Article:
Making sense of South Asia

August 23, 2019

Politically, Narendra Modi has played his cards. He has used his near two-thirds majority to remove the charade of Article 370 in the Indian constitution to formalize Kashmir’s annexation....

Share Next Story >>>

Politically, Narendra Modi has played his cards. He has used his near two-thirds majority to remove the charade of Article 370 in the Indian constitution to formalize Kashmir’s annexation. It’s now a fait accompli. He wants the world to settle with it. Pakistan too. Modi also dispensed with morality when he chose to expressly dismiss any pretension of seeking the opinion of the people of Kashmir by cheating his way through the legislative process with opportune help from his appointed governor.

Diplomacy too was at a standstill. Successive Indian governments have refused to engage with Pakistan. They first malign Pakistan and ultimately hope to isolate it on that basis. The ploy has patently failed even as South Asia has lain steeped in strife and deprivation. Bilateralism ordained by the Simla Agreement of 1972 be damned. Kashmir, peace and conflict-resolution of legacy issues have remained unattended along with any prospects of a brighter future. Talk of holding a billion-and-a half people ransom to an interlocutor’s whimsical fancy and some very vile agenda. Why Pakistan held onto this false hope will now haunt Pakistan.

What Modi’s aggravation on Kashmir has done to the status of the Simla Agreement itself is open to diverse interpretations. And none so salubrious. Mostly there is a fearful silence on how it just might upturn the applecart. Most peace agreements are in good faith but when violated even perfunctory coexistence is rendered tenuous. Someone, somewhere, should be looking at these implications. Were Pakistan to formally end the encumbrance borne out of Simla – now torn to shreds by India – how does it impact the LOC and its status? How do the Kashmiris get impacted? What are the legal connotations of a dissolution of the Simla Agreement? Does it bring back the primacy of the UNSC resolutions on Kashmir? How will the security at the LOC/(border?) be impacted now that Simla’s restraints on not materially altering its state is removed? Is the flexibility attached to the dilution of LOC now hardened into an international border? How does it impact Kashmir and Pakistan’s stand on the matter?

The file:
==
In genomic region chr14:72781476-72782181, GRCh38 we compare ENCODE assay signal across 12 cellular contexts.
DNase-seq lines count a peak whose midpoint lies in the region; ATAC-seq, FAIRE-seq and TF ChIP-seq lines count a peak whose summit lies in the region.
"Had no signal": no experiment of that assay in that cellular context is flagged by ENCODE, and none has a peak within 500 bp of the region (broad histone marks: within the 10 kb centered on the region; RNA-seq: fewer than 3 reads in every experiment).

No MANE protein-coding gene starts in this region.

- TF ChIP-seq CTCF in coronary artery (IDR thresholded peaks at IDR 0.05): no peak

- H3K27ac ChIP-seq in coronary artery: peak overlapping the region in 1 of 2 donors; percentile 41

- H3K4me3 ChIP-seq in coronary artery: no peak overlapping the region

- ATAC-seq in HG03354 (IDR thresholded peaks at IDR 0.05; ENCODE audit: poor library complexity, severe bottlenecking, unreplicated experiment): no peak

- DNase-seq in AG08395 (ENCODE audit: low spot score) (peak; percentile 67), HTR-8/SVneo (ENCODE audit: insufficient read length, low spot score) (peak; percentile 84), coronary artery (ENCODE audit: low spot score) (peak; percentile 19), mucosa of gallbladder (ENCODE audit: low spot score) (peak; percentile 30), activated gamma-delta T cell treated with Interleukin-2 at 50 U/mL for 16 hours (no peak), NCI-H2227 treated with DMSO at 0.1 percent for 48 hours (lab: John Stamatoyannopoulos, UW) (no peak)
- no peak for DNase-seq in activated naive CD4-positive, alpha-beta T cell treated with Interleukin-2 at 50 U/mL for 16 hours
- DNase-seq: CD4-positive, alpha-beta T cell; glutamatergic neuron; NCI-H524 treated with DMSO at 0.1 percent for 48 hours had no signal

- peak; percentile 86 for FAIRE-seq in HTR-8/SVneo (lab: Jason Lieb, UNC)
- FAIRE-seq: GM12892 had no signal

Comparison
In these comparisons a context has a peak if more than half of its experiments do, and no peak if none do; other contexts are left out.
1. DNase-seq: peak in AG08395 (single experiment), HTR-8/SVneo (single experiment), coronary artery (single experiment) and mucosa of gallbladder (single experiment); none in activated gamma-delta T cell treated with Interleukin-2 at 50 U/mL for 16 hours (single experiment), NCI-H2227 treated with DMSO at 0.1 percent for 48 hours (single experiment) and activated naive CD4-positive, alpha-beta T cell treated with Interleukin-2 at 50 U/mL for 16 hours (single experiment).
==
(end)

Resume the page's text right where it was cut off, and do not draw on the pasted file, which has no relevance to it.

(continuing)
India thinks assimilation of Kashmir in its reconstituted structure has dissolved the matter. Pakistan clearly disagrees, but will it need to reframe the issue around the foundational human and legal rights of the Kashmiri people? To live with the dated mantra of #KashmirBanegaPakistan may hold little water. But what then is the impact of such reconstruction on the UNSC Resolutions which Pakistan hopes to re-emphasise freed after the restraints of Simla? With Kashmir annexed, does that materially alter the facts of the case? Such consummation is founded around some shameless political and constitutional gerrymandering bringing two nuclear powers to the verge of a flashpoint. Just the threat of it forces humanity and its various peace-arms to impose newer set of approaches to its resolution.

The UN Resolutions still hold their legality if there is international will to assert its combined wisdom, expressed through those decisions; or the UN could decide to review it in totally different terms dictated by the evolving nature of the issue while retaining the legality of the dispute. It could for example make the Kashmiris a bona-fide party to the process and integrate their rights as a dominating determinant. The recent 'informal discussion' at the UNSC did neither and ended with banalities all around. Does such dismissiveness make the case for Pakistan to declare Simla dead as it grapples to deal with the aftermath of clear Indian provocation? Unless the collective conscience of the world intervenes, South Asia stands at the brink of another disaster.